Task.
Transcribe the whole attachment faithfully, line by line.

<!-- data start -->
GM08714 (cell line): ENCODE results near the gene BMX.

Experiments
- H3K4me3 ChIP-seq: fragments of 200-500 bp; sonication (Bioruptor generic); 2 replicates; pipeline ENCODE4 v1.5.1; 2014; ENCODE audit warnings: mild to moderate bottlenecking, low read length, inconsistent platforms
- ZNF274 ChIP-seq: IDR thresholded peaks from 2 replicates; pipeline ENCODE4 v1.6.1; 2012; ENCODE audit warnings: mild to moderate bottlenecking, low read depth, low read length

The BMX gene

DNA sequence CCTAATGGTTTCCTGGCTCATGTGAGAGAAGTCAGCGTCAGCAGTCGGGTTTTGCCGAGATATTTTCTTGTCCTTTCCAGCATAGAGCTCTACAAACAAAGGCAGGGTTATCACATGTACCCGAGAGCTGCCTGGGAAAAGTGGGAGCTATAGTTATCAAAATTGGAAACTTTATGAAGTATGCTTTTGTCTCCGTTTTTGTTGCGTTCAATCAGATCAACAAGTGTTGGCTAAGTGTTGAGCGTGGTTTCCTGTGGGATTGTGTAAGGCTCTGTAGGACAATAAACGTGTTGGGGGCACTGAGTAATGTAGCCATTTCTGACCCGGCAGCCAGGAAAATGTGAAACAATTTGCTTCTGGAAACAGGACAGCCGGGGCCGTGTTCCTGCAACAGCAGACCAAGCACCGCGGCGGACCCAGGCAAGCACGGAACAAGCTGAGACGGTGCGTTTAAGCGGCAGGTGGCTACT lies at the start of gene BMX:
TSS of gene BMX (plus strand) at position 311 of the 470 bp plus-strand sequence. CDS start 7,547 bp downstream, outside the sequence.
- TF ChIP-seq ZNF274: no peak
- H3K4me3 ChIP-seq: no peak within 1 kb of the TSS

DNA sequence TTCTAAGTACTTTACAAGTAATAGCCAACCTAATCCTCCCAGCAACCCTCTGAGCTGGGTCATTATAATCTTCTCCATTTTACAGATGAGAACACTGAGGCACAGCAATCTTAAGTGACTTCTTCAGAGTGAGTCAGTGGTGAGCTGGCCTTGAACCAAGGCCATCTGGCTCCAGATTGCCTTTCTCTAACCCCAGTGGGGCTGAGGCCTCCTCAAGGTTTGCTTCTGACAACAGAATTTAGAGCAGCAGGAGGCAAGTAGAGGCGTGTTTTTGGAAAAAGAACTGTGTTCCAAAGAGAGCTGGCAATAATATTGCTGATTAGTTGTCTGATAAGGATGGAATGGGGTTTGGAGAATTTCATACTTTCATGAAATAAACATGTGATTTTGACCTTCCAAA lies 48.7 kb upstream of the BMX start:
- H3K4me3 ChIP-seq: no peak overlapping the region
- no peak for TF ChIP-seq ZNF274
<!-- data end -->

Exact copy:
GM08714 (cell line): ENCODE results near the gene BMX.

Experiments
- H3K4me3 ChIP-seq: fragments of 200-500 bp; sonication (Bioruptor generic); 2 replicates; pipeline ENCODE4 v1.5.1; 2014; ENCODE audit warnings: mild to moderate bottlenecking, low read length, inconsistent platforms
- ZNF274 ChIP-seq: IDR thresholded peaks from 2 replicates; pipeline ENCODE4 v1.6.1; 2012; ENCODE audit warnings: mild to moderate bottlenecking, low read depth, low read length

The BMX gene

DNA sequence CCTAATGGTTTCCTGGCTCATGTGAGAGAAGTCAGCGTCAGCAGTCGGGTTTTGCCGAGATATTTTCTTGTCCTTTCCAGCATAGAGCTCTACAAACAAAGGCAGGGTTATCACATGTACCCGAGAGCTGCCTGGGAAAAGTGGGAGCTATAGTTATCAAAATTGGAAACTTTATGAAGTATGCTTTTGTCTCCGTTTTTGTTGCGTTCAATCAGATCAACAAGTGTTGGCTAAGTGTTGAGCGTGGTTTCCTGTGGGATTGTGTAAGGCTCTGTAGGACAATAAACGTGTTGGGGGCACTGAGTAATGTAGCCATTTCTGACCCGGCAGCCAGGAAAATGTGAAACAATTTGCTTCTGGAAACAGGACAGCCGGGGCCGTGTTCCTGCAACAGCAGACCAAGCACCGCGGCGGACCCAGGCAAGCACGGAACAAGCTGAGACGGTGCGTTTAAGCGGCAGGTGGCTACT lies at the start of gene BMX:
TSS of gene BMX (plus strand) at position 311 of the 470 bp plus-strand sequence. CDS start 7,547 bp downstream, outside the sequence.
- TF ChIP-seq ZNF274: no peak
- H3K4me3 ChIP-seq: no peak within 1 kb of the TSS

DNA sequence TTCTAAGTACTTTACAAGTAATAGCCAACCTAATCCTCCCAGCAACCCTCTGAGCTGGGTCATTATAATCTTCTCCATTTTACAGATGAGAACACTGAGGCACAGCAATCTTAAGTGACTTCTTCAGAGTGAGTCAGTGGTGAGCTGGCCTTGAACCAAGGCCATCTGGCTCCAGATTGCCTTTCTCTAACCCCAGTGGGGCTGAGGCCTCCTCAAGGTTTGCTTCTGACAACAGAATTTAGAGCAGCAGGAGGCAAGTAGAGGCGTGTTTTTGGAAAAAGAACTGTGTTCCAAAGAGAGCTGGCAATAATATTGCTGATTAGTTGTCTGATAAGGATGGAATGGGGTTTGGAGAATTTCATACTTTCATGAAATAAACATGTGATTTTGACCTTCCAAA lies 48.7 kb upstream of the BMX start:
- H3K4me3 ChIP-seq: no peak overlapping the region
- no peak for TF ChIP-seq ZNF274